Separated families need separate plans

[The following is taken from my upcoming book, THE PREPPER’S COMPLETE BOOK OF DISASTER READINESS.]

Prepper's Complete Guide cover

In our modern society, it seems the “traditional” family of children living with both mom and dad under one roof is becoming the exception rather than the rule. For those who share custody of children, survival plans need to be discussed thoroughly. It needs to be understood by all concerned who is responsible for picking the kids up from school or day care if disaster strikes. Commonly, it seems to be the parent who currently has custody has that responsibility but that might not work well in your particular situation. The parents need to come to an agreement about this, whatever the final plan may end up being.

Not only should the separate plans include who picks up the kids but where to take them. If one parent is a prepper and the other isn’t, well that’s sort of a no-brainer. But, the conversation still needs to take place. One of the worst feelings in the world would have to be not knowing if your child is safe during or after a crisis situation.

Also worth considering is the fact that, despite your personal feelings about an ex-spouse, he or she may end up living under the same roof as you should the worse come to pass. If there were a major catastrophe, a true “end of the world as we know it” scenario, the safety and well being of the children needs to be paramount. If that means having an ex sleep on the couch for a while, so be it.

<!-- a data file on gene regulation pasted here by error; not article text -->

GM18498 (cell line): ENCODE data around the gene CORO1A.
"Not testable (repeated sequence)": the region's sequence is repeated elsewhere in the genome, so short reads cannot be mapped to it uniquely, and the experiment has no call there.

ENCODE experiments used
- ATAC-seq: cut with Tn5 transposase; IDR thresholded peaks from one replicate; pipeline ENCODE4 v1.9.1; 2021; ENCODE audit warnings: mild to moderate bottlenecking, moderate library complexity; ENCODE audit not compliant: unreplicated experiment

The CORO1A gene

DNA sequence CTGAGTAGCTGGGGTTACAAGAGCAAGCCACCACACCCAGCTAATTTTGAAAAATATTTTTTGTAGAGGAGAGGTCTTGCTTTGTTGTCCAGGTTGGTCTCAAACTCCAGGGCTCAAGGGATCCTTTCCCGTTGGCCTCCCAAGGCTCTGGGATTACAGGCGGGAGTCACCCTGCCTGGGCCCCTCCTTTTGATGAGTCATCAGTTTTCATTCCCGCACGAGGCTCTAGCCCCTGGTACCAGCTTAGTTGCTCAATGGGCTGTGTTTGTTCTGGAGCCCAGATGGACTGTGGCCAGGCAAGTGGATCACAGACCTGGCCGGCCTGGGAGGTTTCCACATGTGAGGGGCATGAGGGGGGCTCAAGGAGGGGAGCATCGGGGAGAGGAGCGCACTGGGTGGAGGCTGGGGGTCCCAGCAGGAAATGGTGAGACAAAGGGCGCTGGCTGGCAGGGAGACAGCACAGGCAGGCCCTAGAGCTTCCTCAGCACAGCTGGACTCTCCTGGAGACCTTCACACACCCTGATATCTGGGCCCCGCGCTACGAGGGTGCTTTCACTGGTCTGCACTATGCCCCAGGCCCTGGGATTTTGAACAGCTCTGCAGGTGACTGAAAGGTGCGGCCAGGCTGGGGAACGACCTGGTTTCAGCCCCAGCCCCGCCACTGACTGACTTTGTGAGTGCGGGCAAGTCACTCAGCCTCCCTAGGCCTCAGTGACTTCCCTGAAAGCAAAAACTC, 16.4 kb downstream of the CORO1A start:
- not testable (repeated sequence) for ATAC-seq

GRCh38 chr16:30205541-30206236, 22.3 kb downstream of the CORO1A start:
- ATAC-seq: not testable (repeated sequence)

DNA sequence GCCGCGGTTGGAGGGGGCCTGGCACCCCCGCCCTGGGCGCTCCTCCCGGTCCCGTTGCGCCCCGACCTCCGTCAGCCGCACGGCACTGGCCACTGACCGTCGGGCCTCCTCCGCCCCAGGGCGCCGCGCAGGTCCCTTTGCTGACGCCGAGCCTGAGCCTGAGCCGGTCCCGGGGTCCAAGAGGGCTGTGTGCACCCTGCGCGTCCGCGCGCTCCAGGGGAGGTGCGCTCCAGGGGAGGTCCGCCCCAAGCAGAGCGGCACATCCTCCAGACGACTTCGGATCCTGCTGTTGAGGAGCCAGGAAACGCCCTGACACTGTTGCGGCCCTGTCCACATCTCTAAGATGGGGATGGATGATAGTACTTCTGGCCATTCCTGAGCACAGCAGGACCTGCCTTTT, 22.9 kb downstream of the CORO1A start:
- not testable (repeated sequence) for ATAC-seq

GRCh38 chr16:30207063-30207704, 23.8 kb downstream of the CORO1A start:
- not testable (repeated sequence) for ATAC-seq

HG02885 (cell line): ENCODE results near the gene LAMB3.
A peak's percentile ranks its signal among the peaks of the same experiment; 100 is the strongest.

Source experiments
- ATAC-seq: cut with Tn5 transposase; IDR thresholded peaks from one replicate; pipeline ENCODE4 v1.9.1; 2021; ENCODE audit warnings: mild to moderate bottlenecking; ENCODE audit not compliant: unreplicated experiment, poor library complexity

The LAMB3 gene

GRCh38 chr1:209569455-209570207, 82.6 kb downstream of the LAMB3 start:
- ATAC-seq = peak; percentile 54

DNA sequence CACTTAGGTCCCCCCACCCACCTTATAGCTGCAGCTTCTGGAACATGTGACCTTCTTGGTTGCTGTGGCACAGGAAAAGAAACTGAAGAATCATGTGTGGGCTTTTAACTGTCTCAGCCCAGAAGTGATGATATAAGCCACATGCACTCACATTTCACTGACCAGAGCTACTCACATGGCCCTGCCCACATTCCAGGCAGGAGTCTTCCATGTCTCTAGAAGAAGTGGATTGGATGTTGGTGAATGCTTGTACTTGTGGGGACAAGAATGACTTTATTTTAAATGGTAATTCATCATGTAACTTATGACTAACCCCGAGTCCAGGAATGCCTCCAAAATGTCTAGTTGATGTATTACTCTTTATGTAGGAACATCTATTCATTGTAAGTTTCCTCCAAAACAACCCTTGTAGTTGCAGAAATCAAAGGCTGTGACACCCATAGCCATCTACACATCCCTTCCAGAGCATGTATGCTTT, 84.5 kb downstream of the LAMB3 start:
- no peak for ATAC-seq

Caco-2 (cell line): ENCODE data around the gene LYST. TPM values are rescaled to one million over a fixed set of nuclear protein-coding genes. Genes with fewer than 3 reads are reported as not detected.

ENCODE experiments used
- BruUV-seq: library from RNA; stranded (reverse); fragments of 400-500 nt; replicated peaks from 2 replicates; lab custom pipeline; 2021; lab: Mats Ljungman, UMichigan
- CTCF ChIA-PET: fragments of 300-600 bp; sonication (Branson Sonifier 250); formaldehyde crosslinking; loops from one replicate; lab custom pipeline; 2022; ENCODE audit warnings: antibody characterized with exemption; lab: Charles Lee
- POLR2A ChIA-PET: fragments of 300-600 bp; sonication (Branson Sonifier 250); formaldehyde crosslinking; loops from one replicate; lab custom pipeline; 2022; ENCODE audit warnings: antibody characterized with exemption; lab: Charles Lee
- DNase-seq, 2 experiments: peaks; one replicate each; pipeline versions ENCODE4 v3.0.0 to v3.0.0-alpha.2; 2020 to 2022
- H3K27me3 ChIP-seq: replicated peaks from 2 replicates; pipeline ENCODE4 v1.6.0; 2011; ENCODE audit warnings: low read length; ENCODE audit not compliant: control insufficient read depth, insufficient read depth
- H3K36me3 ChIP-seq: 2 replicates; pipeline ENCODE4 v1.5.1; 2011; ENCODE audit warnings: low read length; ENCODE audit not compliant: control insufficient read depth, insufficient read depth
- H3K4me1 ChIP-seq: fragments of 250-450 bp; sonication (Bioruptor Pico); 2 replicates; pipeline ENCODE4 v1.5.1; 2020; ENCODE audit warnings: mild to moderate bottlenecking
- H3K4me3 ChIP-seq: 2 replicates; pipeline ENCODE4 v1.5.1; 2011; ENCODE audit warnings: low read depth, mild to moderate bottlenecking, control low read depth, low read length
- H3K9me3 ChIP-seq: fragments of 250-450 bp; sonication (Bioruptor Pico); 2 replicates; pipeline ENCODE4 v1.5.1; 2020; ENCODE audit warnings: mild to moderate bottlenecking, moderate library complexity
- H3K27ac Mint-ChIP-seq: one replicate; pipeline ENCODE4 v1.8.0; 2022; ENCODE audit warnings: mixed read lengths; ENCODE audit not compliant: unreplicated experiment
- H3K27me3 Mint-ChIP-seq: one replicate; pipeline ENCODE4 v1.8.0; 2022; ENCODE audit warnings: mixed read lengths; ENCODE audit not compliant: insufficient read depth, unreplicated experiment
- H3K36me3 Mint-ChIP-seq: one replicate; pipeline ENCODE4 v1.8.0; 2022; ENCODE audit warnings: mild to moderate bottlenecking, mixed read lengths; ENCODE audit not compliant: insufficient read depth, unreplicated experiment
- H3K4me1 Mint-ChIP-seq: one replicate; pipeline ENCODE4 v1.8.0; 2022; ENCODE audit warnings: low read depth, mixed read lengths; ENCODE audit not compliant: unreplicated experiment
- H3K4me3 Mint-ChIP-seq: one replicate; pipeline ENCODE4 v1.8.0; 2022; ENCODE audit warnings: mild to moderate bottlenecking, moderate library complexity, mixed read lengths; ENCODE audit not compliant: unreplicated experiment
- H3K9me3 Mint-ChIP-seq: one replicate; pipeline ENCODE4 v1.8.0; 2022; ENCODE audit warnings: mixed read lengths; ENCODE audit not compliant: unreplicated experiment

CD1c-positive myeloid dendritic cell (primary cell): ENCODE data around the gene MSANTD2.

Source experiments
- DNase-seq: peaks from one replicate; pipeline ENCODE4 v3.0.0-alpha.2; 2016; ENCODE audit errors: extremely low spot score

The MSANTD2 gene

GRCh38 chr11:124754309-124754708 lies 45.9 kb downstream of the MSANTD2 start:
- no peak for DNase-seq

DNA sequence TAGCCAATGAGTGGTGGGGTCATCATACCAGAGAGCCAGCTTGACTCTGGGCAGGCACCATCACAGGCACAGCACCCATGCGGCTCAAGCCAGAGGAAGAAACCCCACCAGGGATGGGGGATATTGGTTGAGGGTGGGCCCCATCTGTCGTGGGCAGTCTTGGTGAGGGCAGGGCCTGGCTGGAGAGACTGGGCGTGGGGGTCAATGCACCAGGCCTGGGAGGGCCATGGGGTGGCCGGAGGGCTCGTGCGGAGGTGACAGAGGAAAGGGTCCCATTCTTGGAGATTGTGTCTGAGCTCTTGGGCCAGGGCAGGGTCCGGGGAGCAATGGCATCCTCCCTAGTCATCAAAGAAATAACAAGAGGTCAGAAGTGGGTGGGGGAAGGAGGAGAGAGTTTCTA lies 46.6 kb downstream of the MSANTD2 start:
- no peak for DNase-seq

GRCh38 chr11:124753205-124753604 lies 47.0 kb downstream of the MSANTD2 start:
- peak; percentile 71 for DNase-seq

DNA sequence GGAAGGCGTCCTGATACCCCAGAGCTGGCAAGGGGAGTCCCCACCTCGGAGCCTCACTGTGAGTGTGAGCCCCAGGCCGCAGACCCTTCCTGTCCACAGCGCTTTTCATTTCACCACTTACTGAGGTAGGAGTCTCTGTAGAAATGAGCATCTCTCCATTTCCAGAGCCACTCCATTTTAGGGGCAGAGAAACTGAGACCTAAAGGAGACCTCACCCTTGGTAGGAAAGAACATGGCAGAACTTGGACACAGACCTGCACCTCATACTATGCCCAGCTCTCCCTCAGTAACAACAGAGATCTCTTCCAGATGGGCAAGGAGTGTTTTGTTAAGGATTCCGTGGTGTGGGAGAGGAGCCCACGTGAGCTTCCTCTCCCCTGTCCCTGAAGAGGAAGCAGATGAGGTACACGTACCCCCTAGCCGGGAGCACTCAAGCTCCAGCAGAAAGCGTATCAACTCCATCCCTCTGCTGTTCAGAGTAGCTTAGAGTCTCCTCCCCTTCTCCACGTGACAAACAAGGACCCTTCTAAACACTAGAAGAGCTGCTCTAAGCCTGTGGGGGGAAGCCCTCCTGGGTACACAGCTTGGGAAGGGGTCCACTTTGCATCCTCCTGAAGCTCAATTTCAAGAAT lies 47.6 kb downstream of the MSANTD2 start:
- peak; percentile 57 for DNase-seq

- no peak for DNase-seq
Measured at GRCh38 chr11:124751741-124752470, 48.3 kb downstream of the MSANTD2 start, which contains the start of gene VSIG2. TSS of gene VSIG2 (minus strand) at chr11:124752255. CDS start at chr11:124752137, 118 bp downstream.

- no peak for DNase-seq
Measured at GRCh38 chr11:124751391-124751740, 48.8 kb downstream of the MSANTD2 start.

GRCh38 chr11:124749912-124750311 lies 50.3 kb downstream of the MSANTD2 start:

Published by

Jim Cobb

Jim Cobb has been a student of survivalism and emergency preparedness for almost thirty years. As a young child, he drove his parents nuts with stockpiling supplies in the basement every time he heard there was a tornado watch in his area. Of course, being a child, those supplies consisted of his teddy bear, a few blankets and pillows, and random canned goods he grabbed from the kitchen cabinets. Later, he was the first (and likely only) child in his fifth grade class to have bought his very own copy of Life After Doomsday by Bruce Clayton. Today, he is a freelance writer whose work has been published in national magazines such as Boy’s Life and Complete Survivalist Magazine. He is a voracious reader with a keen interest in all stories with post-apocalyptic settings. He maintains the Library at the End of the World blog and is also the Content Director for He currently resides in a fortified bunker in the upper Midwest, accompanied by his lovely wife and their three adolescent Weapons of Mass Destruction. Jim's first book, Prepper's Home Defense, was published late 2012 and his second book, tentatively titled The Prepper's Complete Guide to Disaster Readiness, will be out in mid-2013, both coming from Ulysses Press.

One thought on “Separated families need separate plans”

  1. This is a very good point you make and I bet one that would be overlooked by a lot of people. It could be a very bad thing if trying to work this out in a disaster situation. Especially as you rightly point out in the case of extended families.

    If emotion can be taken out of this before hand by a little pre-planning everyone and everything will be a lot safer in the long run.

Leave a Reply

Your email address will not be published. Required fields are marked *